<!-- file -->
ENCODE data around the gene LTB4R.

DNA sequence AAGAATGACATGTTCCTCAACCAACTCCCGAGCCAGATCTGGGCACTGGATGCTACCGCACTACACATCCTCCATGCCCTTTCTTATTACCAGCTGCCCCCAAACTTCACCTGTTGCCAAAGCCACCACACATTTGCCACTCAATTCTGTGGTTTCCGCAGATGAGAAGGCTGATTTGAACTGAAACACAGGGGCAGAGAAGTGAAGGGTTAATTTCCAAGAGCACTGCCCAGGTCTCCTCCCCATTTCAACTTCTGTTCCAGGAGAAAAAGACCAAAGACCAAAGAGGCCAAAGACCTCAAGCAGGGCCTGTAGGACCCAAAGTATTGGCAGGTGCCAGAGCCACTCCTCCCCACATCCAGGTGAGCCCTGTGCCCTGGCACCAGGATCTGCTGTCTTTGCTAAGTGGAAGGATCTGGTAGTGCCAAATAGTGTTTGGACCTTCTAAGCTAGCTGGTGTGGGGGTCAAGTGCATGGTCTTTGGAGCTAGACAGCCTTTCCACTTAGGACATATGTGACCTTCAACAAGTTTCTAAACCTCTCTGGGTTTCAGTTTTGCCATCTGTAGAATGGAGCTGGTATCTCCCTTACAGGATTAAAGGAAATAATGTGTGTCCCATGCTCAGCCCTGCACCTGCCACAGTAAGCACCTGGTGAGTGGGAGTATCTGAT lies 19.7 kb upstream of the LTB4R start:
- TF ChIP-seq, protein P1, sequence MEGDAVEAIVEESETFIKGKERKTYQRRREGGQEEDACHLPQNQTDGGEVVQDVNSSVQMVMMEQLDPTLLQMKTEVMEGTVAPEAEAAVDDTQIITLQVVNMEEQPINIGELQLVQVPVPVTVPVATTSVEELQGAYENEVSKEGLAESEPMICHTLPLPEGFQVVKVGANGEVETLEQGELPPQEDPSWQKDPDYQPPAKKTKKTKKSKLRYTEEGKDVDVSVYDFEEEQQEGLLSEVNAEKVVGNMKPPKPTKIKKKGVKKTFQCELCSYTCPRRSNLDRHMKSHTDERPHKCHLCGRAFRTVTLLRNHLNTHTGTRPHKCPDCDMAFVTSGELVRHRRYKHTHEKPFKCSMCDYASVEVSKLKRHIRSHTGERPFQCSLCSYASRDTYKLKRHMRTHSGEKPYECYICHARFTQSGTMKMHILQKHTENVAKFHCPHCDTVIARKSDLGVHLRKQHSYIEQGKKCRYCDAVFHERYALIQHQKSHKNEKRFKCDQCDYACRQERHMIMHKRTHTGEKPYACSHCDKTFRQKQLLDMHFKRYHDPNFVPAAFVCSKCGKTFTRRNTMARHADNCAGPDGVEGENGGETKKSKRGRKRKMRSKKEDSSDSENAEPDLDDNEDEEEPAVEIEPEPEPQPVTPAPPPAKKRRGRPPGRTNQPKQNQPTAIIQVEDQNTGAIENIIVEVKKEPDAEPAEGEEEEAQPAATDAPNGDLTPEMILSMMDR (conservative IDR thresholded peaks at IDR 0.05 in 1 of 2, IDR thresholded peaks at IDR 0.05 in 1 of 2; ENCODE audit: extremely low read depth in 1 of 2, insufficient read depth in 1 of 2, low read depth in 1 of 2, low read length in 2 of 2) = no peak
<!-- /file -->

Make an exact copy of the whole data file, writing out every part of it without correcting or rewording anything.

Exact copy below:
ENCODE data around the gene LTB4R.

DNA sequence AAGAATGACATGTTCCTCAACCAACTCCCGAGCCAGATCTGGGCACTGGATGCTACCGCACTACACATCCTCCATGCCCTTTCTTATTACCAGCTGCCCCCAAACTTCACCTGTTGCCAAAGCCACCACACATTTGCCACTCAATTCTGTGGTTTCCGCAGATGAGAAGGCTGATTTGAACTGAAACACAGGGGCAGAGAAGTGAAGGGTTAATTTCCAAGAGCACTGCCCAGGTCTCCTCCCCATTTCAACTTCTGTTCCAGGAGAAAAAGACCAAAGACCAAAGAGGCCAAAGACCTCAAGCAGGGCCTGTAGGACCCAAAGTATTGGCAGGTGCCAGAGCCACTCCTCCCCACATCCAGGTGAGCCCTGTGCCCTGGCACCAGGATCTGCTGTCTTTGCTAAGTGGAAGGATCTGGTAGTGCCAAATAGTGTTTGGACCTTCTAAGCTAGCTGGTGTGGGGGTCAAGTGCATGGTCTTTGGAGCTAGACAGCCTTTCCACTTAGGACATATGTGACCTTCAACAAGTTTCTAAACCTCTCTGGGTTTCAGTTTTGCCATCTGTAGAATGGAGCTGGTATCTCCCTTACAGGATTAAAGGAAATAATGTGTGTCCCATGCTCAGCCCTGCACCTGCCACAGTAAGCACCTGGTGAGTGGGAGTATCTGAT lies 19.7 kb upstream of the LTB4R start:
- TF ChIP-seq, protein P1, sequence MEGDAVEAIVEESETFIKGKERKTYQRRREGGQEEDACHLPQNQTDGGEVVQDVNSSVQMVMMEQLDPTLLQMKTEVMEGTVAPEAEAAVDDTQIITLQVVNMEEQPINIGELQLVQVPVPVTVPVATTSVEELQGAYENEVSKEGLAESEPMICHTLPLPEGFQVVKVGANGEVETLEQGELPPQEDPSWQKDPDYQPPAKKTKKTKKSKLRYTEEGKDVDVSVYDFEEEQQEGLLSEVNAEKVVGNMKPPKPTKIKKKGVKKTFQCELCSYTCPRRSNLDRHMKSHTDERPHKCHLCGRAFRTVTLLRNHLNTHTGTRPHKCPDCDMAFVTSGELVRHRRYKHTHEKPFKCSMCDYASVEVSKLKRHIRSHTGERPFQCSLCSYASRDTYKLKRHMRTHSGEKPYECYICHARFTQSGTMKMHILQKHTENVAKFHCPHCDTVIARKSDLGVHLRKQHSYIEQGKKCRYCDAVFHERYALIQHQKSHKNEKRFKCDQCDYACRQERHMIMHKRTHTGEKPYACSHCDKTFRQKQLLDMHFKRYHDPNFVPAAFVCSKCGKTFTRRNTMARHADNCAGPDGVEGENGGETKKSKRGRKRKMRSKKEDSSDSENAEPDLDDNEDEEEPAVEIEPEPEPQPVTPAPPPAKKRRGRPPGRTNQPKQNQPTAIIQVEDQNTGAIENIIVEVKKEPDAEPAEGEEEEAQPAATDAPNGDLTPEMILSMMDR (conservative IDR thresholded peaks at IDR 0.05 in 1 of 2, IDR thresholded peaks at IDR 0.05 in 1 of 2; ENCODE audit: extremely low read depth in 1 of 2, insufficient read depth in 1 of 2, low read depth in 1 of 2, low read length in 2 of 2) = no peak